Our study aims to further investigate these mechanisms based on a suite of experiments with varied atmospheric forcing and therefore different ocean states. Our experiments feature a global ocean model domain and therefore also include far-field effects on the Southern Ocean and Weddell Sea states. We are able to identify a decisive criterion (a density difference or balance) for the occurrence of a regime shift, while previously suggested criteria, such as on-shelf salinity or the ASF depth, failed at the task. We also investigated whether we find hysteresis behaviour for the regime shift in our experiments.

In the following, we present the results of a selected number of sensitivity studies with the global Finite Element Sea Ice-Ocean Model (FESOM) in order to (a) force a regime shift on the continental shelves of the Antarctic marginal seas using only manipulations of the atmospheric forcing, a task that proved more difficult than anticipated but which ultimately produced a range of post-shift states as well as a suite of experiments without a regime shift and (b) identify a decisive factor that determines whether (and when) such a regime shift occurs, clearly separating experiments with a regime shift from those with a stably cold continental shelf.

We present our model and methods used in the next section. In Sect. 3.1, we talk about how the regime shift in the Weddell Sea does or does not occur in the different experiments, followed by an examination of the controlling mechanisms in Sect. 3.2. The reversibility of the regime shift is addressed in Sect. 3.3. A discussion of our results and a summarizing section conclude the study.

2 Methods

2.1 Model

The Finite Element Sea Ice-Ocean Model (FESOM) version 1.4 is a primitive-equation hydrostatic ocean model that is solved on a horizontally unstructured mesh (Wang et al.2014). It contains a dynamic–thermodynamic sea ice model (Danilov et al.2015). The ice shelf component (Timmermann et al.2012) has been derived from the Hellmer and Olbers (1989) three-equation model of ice shelf–ocean interaction with a velocity-dependent parameterization of boundary-layer heat and salt fluxes according to Holland and Jenkins (1999). The model has been coupled to an ice sheet model (Timmermann and Goeller2017) but we use it with a constant ice shelf geometry and bottom topography derived from RTopo-2 (Schaffer et al.2016) to reflect the present-day state as realistically as possible.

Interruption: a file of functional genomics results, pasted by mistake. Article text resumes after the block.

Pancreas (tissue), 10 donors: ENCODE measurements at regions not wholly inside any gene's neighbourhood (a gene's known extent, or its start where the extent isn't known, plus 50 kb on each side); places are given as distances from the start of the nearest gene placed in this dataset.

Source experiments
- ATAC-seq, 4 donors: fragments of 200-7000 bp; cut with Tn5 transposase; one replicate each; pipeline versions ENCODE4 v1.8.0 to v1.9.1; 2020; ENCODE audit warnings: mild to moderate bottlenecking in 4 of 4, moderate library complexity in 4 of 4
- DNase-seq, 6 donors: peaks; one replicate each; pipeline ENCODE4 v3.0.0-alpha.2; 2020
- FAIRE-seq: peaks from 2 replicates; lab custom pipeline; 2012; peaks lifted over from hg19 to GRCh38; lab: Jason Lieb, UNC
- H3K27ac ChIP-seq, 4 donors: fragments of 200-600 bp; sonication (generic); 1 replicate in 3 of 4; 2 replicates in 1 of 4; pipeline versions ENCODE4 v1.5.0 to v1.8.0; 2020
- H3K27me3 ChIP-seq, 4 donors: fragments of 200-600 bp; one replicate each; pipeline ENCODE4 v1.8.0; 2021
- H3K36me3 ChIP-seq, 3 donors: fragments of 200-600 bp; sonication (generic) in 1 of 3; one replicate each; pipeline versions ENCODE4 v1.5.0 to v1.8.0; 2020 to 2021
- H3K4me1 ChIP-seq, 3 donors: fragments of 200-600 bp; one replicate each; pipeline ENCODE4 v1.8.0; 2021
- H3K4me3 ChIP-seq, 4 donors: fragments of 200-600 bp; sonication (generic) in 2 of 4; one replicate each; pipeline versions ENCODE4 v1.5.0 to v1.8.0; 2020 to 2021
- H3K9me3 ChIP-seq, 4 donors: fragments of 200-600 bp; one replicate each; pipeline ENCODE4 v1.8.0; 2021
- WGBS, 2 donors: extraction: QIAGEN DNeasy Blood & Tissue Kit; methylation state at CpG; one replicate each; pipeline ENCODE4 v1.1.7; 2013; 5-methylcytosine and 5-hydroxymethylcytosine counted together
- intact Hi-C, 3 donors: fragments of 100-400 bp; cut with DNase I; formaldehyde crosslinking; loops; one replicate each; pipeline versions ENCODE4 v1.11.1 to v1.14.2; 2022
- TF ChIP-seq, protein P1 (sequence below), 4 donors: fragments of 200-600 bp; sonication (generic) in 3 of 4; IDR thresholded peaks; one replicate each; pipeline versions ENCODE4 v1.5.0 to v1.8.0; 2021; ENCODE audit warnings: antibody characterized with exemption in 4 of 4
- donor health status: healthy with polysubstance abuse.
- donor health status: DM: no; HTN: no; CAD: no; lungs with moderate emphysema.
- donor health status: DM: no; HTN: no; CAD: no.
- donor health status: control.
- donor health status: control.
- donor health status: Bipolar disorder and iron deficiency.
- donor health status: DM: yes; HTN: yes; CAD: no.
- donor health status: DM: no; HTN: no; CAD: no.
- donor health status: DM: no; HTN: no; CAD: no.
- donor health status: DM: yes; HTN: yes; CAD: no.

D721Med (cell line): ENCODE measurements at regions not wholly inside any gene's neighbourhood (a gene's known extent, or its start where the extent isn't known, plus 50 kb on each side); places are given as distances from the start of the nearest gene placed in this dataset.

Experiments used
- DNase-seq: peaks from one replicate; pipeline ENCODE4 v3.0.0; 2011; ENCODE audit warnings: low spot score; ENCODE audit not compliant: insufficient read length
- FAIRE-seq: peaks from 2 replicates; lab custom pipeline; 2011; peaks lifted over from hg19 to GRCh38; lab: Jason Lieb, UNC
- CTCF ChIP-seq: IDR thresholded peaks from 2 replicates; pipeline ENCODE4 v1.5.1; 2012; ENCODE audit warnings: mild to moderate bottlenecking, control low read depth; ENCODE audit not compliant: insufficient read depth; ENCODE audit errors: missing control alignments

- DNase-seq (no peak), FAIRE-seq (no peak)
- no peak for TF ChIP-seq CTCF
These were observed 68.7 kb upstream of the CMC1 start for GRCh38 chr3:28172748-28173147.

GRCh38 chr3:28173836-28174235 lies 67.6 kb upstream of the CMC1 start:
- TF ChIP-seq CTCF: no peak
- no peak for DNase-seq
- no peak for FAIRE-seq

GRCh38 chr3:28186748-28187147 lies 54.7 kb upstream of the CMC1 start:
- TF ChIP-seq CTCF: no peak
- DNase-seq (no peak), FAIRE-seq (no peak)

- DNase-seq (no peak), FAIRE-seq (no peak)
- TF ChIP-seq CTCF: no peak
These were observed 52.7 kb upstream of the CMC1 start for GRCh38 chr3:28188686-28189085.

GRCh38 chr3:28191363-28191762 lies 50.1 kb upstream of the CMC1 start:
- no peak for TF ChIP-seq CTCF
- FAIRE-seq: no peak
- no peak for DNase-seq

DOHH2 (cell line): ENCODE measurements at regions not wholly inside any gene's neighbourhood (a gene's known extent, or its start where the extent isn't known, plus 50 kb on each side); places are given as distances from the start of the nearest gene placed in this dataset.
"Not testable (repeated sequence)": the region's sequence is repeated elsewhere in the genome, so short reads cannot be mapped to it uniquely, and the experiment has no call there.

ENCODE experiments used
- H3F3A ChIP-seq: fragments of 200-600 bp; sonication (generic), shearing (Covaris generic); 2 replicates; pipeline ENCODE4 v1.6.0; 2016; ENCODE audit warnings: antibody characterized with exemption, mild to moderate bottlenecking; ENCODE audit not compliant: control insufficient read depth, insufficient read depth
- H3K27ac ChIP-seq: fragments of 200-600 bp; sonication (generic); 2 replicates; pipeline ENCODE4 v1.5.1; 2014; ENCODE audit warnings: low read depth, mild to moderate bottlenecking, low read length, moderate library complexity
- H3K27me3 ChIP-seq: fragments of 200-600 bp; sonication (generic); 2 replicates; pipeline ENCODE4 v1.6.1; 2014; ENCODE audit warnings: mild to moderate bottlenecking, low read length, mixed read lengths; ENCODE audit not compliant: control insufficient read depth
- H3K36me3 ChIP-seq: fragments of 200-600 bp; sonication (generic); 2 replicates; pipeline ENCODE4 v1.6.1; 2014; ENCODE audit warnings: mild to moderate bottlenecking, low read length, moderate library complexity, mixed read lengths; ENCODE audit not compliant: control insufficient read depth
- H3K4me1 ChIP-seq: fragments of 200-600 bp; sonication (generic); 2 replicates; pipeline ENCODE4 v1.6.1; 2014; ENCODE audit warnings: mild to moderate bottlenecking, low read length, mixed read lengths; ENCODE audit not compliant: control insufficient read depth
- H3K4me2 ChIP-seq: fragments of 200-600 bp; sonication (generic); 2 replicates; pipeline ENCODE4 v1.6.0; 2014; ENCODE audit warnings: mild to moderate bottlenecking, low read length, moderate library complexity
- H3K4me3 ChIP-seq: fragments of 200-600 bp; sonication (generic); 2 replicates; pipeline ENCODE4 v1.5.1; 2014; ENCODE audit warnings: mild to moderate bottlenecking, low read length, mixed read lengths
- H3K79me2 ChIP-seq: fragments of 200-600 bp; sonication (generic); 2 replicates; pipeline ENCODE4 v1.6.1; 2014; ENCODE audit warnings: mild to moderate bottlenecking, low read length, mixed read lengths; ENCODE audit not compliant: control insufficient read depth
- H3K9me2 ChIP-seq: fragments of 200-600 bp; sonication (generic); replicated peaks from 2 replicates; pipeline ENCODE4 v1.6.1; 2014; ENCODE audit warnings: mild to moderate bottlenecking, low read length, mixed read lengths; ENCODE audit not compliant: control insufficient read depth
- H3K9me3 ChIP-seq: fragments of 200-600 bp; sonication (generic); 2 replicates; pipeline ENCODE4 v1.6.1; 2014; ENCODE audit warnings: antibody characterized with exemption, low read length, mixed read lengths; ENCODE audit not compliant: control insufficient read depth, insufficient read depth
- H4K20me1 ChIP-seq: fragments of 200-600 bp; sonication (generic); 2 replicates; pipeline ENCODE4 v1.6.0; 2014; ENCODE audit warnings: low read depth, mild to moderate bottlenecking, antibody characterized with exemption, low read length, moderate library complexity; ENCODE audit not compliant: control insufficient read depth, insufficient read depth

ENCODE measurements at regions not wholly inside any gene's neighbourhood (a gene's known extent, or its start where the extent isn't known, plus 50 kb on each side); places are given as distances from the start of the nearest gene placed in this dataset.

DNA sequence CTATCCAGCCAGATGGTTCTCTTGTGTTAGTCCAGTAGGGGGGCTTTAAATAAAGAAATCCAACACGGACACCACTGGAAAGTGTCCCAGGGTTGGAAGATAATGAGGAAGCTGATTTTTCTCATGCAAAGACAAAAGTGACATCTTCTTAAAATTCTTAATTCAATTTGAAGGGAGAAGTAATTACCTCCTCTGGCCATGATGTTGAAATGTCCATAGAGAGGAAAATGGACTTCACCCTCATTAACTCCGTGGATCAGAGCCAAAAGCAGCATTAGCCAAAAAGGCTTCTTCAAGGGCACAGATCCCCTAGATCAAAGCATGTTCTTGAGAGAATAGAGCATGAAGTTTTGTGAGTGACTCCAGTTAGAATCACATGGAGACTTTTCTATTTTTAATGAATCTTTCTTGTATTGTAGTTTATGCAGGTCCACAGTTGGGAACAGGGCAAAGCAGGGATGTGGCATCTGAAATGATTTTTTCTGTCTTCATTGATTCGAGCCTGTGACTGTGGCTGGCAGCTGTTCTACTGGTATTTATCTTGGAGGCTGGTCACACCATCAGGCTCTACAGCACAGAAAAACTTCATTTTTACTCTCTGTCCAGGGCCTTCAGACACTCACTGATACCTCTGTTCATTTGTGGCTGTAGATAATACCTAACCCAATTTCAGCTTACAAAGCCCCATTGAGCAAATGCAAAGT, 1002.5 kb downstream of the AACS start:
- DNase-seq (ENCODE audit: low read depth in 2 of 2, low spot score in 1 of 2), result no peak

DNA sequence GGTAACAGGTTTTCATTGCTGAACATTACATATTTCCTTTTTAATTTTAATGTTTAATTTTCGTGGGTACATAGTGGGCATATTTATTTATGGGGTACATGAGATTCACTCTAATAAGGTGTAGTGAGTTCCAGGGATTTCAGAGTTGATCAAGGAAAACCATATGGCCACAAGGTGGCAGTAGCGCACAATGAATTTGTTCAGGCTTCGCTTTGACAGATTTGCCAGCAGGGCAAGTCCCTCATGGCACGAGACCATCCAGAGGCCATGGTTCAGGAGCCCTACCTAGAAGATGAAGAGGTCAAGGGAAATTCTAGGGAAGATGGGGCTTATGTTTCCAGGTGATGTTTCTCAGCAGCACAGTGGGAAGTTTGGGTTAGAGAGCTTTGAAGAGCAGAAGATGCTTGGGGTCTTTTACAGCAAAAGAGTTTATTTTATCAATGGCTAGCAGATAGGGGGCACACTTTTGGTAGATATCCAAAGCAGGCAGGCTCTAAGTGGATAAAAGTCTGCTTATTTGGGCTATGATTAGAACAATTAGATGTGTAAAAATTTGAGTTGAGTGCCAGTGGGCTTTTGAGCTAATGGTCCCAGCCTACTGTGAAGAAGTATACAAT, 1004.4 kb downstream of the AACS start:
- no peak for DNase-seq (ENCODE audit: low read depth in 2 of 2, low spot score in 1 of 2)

We use FESOM in a global configuration with a horizontal resolution ranging from 4 km in the southern Weddell and Ross seas and the areas of the Antarctic coastline and ice shelves to ≈120 km at the outer edge of the southern subpolar gyres, increasing to 270 km in the vast mid-latitude ocean basins (Fig. 2). The vertical discretization uses 99 unevenly spaced z levels, starting with 5 m layers at the surface. The model has 12 layers in the uppermost 100 m and 57 layers in the uppermost 1000 m. Temperature and salinity are initialized with the World Ocean Atlas (WOA) 2013 climatography (Locarnini et al.2013; Zweng et al.2013). The model is started from rest and spun up for 39 years using ERA Interim forcing (1979–2017; Dee et al.2011).

Figure 2Detail view of the Weddell region, part of the global model domain. The grid resolution is shown in colour, with ice shelf fronts (black line), 650 m isobath (dark grey), 2000 m isobath (light grey), and 3500 m isobath (white) added. Location L1 is marked with a red cross. A simplified sketch of the circulation is overlaid with orange (warm) and purple (cold) water pathways. Please note that even the cold high-salinity shelf water (HSSW) flowing into the cavity is a source of heat for the ice shelf despite its temperatures close to the surface freezing point.

2.2 Atmospheric data sets

ERA Interim. A well-established re-analysis data set of the European Centre for Medium-Range Weather Forecasts (ECMWF) (Dee et al.2011). For the period 1979–2017, we use 10 m zonal wind, 10 m meridional wind, 2 m air temperature, 2 m dew-point temperature, evaporation, precipitation, shortwave radiation, and longwave radiation. Of these, the first four have a temporal resolution of 6 h, the latter four of 12 h. The data set contains 365 d per year and accounts for leap years. This data set was chosen as the basis data set for this study because Štulić et al. (2023) tuned the model with ERA Interim forcing to match observation-based rates of sea ice formation, which play a critical role in controlling warm water intrusions into the FRIS cavity (Timmermann and Hellmer2013).

HadCM3. The atmospheric output of a fully coupled climate model of the Met Office Hadley Centre (Collins et al.2011; Johns et al.2011). The variables available to us are 10 m zonal and meridional wind, 1.5 m air temperature and specific humidity, evaporation, precipitation, shortwave radiation, and longwave radiation. The data set contains daily fields and uses a universal, idealized year with 360 d. HadCM3 20C represents a historic simulation for the 20th century (1900–1999); HadCM3 21C-A1B covers the 21st century (2000–2099) and is based on the A1B climate scenario of the Special Report of Emissions Scenarios of IPCC (2000). This data set was also used by Hellmer et al. (2012, 2017) and Timmermann and Hellmer (2013) in projection studies, where it led to a regime shift on the Weddell Sea continental shelf. In this study, it serves as the basis for a seasonal anomaly added to the ERA Interim data in some of the sensitivity experiments.

2.3 Experiments

2.3.1 Overview